So I wanted to catch up with the recent works of Gong Yoo and came up with his recent film, Kim Ji Young, Born 1982 that was released October 2019. And I think this is something people shouldn’t sleep on. This film is also the reunion of Gong Yoo and Jung Yu Mi after working from the 2016 film, Train to Busan. It also highlighted the importance of female empowerment and family ties in a conservative society.
The movie is based by the bestselling novel of South Korean author, Cho Nam Joo with the same title. Gong Yoo portrayed the role of Jung Deo Hyun, the husband of Kim Ji Young played by Jung Yu Mi.
The film kicks off with a confusing environment. It shows Ji Young, doing the household chores and taking care of her daughter while waiting for her husband to come home like a normal housewife. During the Lunar New Year, the couple visited Deo Hyun’s family to spend the event with them. Ji Young is being ordered around by Deo Hyun’s mother. The mother reasons out that it is Ji Young’s responsibility since she is a daughter-in-law.
Deo Hyun notices that something’s wrong with Ji Young and wanted to help her. He never forgets to checks on his wife and assist her in every way he can especially as a partner. One day, Deo Hyun opened up to Ji Young that he thinks she’s suffering from depression. He asked her to visit a psychiatrist, but Ji Young leaves upon learning that the treatment is expensive.
Ji Young then meets up with Hye Soo, former colleague and expresses her intent to go back to work again. Hye Soo tells Ji Young that their former Team Leader Kim will start her own company and encourage Ji Young to apply. At home, Ji Young happily tells Deo Hyun that she wanted to work again. Supportive Deo Hyun agrees with his wife’s wishes, as he thinks it can also help her with her current condition.
Together, the couple work together to help each other out. The film concludes with Ji Young agreeing to seek treatment and is slowly recovering through her writing. Ji Young reassures that she’ll get through her problems with the supportive her family who’s willing to help her.
I didn’t expect that this film will tackle a sensitive issue. The grounds of patriarchal society was cleary evident in this movie that I sometimes wish I could punch the office workers and people who degrades married women for going out. I also love how the story balances out the story between the two families of Ji Young’s and Deo Hyun’s to understand the culture and household practices they grew up with.
I love how to story emphasized that husbands can also play a vital role in the household. Sometimes, people assume they are the money makers in the family since they are the ones working, but it became different when Deo hyun came in the picture.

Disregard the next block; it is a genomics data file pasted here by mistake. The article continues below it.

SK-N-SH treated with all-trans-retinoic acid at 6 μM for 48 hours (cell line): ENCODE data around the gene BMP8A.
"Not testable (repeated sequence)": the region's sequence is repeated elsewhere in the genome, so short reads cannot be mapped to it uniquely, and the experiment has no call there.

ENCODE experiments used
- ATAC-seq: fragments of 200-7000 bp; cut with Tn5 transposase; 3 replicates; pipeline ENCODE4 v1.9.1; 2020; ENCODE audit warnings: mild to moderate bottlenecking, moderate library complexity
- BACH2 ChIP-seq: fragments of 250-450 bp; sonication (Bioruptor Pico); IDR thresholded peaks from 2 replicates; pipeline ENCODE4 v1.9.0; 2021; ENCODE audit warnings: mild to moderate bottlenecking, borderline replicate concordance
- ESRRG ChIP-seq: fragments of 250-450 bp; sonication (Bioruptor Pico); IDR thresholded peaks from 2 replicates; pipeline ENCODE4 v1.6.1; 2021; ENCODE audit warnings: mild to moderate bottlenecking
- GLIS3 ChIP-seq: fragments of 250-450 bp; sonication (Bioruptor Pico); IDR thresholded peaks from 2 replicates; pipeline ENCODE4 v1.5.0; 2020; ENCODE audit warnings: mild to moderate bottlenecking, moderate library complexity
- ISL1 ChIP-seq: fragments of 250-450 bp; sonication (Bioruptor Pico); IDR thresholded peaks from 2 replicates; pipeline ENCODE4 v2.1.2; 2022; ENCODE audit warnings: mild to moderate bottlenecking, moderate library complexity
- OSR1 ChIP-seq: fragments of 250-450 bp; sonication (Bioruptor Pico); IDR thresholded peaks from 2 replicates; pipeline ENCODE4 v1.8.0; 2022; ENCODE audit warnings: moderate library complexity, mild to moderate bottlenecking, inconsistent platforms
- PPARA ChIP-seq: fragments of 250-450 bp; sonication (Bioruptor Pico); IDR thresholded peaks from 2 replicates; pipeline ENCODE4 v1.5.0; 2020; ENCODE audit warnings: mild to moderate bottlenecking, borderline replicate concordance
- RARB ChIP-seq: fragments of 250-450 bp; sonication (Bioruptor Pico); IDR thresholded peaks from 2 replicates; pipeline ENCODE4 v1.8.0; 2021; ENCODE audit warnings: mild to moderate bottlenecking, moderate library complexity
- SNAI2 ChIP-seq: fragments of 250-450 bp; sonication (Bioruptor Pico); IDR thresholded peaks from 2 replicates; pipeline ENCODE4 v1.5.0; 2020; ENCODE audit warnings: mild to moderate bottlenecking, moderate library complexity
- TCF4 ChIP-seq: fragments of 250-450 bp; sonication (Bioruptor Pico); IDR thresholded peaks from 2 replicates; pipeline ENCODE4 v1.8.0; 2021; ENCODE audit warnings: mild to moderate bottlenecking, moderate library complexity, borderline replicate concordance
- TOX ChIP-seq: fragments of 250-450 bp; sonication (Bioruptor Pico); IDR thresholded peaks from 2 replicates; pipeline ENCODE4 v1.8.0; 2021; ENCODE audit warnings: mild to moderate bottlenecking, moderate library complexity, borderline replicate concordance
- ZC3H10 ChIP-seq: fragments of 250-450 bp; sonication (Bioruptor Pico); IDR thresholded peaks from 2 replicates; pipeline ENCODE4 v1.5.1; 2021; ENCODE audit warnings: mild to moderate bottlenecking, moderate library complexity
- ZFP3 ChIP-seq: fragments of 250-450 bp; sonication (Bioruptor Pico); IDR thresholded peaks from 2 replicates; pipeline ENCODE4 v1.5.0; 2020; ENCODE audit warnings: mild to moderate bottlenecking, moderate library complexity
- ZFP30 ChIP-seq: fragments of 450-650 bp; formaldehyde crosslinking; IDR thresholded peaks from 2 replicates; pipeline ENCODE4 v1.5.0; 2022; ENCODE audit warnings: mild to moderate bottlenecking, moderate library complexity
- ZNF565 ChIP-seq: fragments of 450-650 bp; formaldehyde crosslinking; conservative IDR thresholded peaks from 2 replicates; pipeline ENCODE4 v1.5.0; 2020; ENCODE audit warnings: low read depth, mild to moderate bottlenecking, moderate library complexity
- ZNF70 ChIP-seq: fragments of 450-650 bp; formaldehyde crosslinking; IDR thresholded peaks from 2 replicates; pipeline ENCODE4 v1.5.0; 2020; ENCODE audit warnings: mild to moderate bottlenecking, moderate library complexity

Clearly this films sends out a message that housewives has a dream that they want to pursue even after giving birth. They are just afraid of being hindered and labeled by the society as irresponsible for choosing something aside from their children.
The Actors and their Character
I. LOVE. EVERY. ACTORS. IN. THIS. FILM.
I never expected Gong Yoo to portray Deo Hyun that great! Sure Gong Yoo has played a father role in Train to Busan, but in this movie he was different. He step-up and give Deo Hyun’s character a justice of being an affectionate and loving husband to Ji Young.
This is the second time I’ve watched Jung Yu Mi, and I was really impressed with her acting! Who would’ve thought that the pregnant woman from Train to Busan pulled off the character of Ji Young, a mother who’s trying to keep herself together for her family’s sake? Ji Young’s character was challenging and Jung Yu Mi pulled it off perfectly!
Every casts in this film added an additional impact like Park Sung Yeon who portrayed Team Leader Kim. Her character gave Ji Young a string of hope that she can also be a working mom like her.
I wanted to commend Kim Mi Kyung, for playing the role of Ji Young’s mother. She is definitely the mother everyone should be blessed to have for. I love how the mother in this film is someone who will wholeheartedly welcome you in their arms if you need to.
Kim Ji Young, Born 1982 is a film that gives us a lot of opportunity to start a healthy discussion about women empowerment. It also gives every housewives a hope that their life shouldn’t only revolve on their kids. Mothers can still pursue their dreams or goals even if they need to take care of their children.
It also open up about the unequal treatment of the daughters and daughters-in-laws in Korea as most women are always asked to stay home and serve the family. A total opposite when you are a son, you are always cared for since you will be a head of the family one day.
To end, Kim Ji Young, Born 1982, is an eye-opener film. The setting might only be in Korea, but the issues about gender roles and patriarchal society is even applicable from different countries. This film is perfect for someone who wanted to play with their curiosity and widen their view about the Korean family culture.
You can stream it on Viu here.
Image Sources: Lotte Entertainment via Naver.